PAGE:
“With combined budgets of more than $3 million per year, Coventry School Tenants withhold payroll taxes for 82 employees. Ensemble Theatre and FutureHeights alone pay another 124 independent contractors,” Valancy told Cleveland Heights City Council at a meeting on June 5. “Coventry School Tenants engage more than 2,000 volunteers, provide direct services to more than 5,000 people, and affect close to 90,000. And then there’s the synergy with the Coventry PEACE playground and park, the Coventry branch of Heights Libraries, and the Coventry SID.”

At a July 17 City Council Meeting, Valancy shared the results of a recent survey conducted with 242 residents. According to Valancy, the survey found that 75 percent of families have used the playground equipment and participated in activities offered by the Coventry PEACE Campus tenants. Two-thirds of those surveyed said they were aware of the city’s plans to sell the site, and 96 percent felt the city should “enable a meaningful engagement of the Coventry School site redevelopment.” Also during the July 17 City Council meeting, three young ladies, Jana, Chloe and Sophia, presented 529 signatures for a petition “in support of the Coventry Playground and PEACE Park remaining an active community space for kids and adults to enjoy.” The girls helped lead a kids-organized effort to gather signatures and (hopefully) save their park.

At this uncertain time for all parties involved, the organizations host a Coventry PEACE Campus Community Weekend from Thursday, July 27, to Sunday, July 30. The most important event kicks things off on Thursday evening. At 7 p.m. on Thursday, the Cleveland Heights Community Center (1 Monticello Blvd., Cleveland Heights) hosts a City Council open forum for residents to share opinions and comments about the development of the Coventry School site with city officials. This important meeting is scheduled in anticipation of the release of a Request for Qualifications draft to be released by the city regarding the proposed development.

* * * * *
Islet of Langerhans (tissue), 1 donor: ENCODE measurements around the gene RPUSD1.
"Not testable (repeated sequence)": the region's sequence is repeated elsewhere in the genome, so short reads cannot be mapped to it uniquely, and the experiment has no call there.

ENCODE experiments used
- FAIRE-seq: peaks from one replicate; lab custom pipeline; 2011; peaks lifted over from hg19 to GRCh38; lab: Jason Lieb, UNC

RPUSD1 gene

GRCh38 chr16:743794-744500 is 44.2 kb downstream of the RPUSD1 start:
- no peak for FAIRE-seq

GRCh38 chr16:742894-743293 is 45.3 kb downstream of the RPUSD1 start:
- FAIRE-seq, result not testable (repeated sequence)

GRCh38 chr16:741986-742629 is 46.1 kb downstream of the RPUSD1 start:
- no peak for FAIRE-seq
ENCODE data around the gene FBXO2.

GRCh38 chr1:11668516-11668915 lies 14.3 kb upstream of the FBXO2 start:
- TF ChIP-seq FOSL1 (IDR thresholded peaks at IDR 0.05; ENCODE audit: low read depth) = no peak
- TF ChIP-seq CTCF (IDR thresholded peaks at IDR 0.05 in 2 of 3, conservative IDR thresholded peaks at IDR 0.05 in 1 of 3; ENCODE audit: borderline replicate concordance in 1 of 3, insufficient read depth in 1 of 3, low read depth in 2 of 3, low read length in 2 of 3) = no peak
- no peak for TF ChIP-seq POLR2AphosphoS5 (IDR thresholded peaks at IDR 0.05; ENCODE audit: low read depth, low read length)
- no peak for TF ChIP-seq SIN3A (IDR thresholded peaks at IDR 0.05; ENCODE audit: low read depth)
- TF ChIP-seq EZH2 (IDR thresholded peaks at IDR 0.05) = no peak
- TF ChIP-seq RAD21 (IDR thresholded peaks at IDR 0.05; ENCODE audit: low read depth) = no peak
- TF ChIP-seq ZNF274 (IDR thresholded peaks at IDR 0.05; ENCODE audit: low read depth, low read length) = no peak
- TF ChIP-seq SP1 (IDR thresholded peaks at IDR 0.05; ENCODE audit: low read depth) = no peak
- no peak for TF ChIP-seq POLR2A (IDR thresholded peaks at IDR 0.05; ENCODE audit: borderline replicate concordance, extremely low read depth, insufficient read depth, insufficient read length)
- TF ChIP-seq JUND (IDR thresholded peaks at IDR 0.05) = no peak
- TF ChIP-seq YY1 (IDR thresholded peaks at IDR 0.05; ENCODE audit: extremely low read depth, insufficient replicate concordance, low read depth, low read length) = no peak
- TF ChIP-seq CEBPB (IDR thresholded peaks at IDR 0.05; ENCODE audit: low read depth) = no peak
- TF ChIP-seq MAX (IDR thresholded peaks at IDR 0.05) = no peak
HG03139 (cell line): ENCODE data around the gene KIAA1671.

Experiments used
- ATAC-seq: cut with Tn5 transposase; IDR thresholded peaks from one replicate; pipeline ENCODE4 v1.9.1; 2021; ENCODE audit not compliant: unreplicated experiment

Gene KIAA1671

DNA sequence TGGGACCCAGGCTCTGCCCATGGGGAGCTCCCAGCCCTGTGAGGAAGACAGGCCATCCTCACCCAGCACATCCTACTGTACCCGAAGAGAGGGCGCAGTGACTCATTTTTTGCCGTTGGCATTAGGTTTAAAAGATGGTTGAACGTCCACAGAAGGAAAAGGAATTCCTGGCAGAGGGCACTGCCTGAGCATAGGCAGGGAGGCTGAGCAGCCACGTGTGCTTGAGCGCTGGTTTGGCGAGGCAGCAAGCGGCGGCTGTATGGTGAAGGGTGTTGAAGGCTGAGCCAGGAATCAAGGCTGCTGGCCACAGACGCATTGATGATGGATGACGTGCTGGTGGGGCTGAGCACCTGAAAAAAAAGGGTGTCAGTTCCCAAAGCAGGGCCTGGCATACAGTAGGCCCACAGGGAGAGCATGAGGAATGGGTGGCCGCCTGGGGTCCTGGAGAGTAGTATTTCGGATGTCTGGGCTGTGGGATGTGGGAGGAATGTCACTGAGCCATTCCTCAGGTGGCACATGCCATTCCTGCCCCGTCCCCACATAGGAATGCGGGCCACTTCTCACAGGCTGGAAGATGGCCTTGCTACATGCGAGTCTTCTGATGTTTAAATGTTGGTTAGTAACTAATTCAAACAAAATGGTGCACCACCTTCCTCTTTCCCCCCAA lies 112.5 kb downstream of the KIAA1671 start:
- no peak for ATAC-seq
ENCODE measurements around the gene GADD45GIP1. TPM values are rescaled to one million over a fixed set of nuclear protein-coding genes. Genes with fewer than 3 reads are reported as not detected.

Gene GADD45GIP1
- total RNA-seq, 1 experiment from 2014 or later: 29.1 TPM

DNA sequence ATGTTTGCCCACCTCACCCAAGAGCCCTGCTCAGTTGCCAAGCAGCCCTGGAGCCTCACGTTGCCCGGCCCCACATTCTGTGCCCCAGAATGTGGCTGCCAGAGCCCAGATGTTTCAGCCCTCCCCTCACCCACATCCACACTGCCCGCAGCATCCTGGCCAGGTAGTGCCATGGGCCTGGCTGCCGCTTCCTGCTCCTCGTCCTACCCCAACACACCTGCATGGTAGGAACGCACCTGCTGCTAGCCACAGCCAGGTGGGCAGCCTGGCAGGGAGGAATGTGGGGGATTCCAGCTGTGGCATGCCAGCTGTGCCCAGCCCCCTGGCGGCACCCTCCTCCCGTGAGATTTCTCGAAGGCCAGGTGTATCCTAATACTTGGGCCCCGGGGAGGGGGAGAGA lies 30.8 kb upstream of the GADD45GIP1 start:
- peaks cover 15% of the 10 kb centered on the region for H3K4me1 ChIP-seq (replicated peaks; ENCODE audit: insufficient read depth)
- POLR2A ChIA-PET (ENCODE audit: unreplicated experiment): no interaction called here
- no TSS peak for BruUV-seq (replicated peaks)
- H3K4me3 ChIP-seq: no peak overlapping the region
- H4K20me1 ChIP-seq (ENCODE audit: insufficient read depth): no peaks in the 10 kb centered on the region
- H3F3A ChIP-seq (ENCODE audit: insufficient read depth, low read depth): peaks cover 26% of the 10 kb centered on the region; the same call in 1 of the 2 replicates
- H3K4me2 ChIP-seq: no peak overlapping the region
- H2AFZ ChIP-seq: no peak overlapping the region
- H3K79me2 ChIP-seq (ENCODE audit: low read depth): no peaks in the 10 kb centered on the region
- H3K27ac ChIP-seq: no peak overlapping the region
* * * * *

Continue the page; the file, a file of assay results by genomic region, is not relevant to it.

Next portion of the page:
“We’re excited to give people from the greater Heights area a weekend filled with art, music and a chance to discuss the future of the Arts in Cleveland Heights,” says Dindia. “It’s a great opportunity for people to come out and see what all our great organizations have to offer, and what we ultimately bring to our diverse community. With the support of the wonderful merchants up and down Coventry Road, the Coventry SID, and the Coventry Branch of the Cleveland Heights Library, there will be something for everyone to enjoy and take part in. Community Weekend is a magnificent example of how local business, nonprofits, and residents can come together to add entertainment value, cultural value, and improve the overall environment of their community.
It’s a true example of PEACE - People Enhancing A Community’s Environment. And I believe all who participate will leave feeling even more proud of the part they play (and the parts these organizations play) in their community.”

Following the meeting, return to PEACE Park for a family-friendly screening of Power Rangers at 9 p.m. On Friday, all the tenants of the Coventry School Building host an open house at 7 p.m. The evening includes a free concert and happy hour in Pekar Park, as well as a performance by Swing State at the Coventry School Building. The fun continues bright-and-early at 9 a.m. on Saturday morning with playground clean-up and community picnic in PEACE Park. Bring a dish to share and enjoy activities and live music from Eve ‘N’ Stephen.

The weekend concludes with a performance by Triage and a Common Ground Community Discussion at Ensemble Theatre. In partnership with the Cleveland Foundation, this community-wide event takes place at venues throughout Cuyahoga County. Ensemble Theatre’s event discusses the future of the Coventry School site.

Organizations from throughout Cuyahoga County are partnering with the Cleveland Foundation for an unprecedented community-wide conversation at venues throughout the city. On a single day, Sunday, July 30, residents will come together to meet, share a meal, connect and discuss issues and solutions to create a better future for our shared home, or “common ground.” The biggest of these events will take place in Public Square, but additional venues include the Cleveland Metroparks Edgewater Beach House, Cleveland Museum of Natural History, the LGBT Community Center of Greater Cleveland, the Parma-Snow Branch of the Cuyahoga County Public Library and many more. Local organizations and residents are encouraged to host their own meetings as well. For more information on how to join a table or host a meeting, visit All events are free, but registration for Common Ground is required.

For information on this weekend’s events, the future of the Coventry School Building and how you can get involved, visit
(Artful Cleveland) 2843 Washington Blvd.,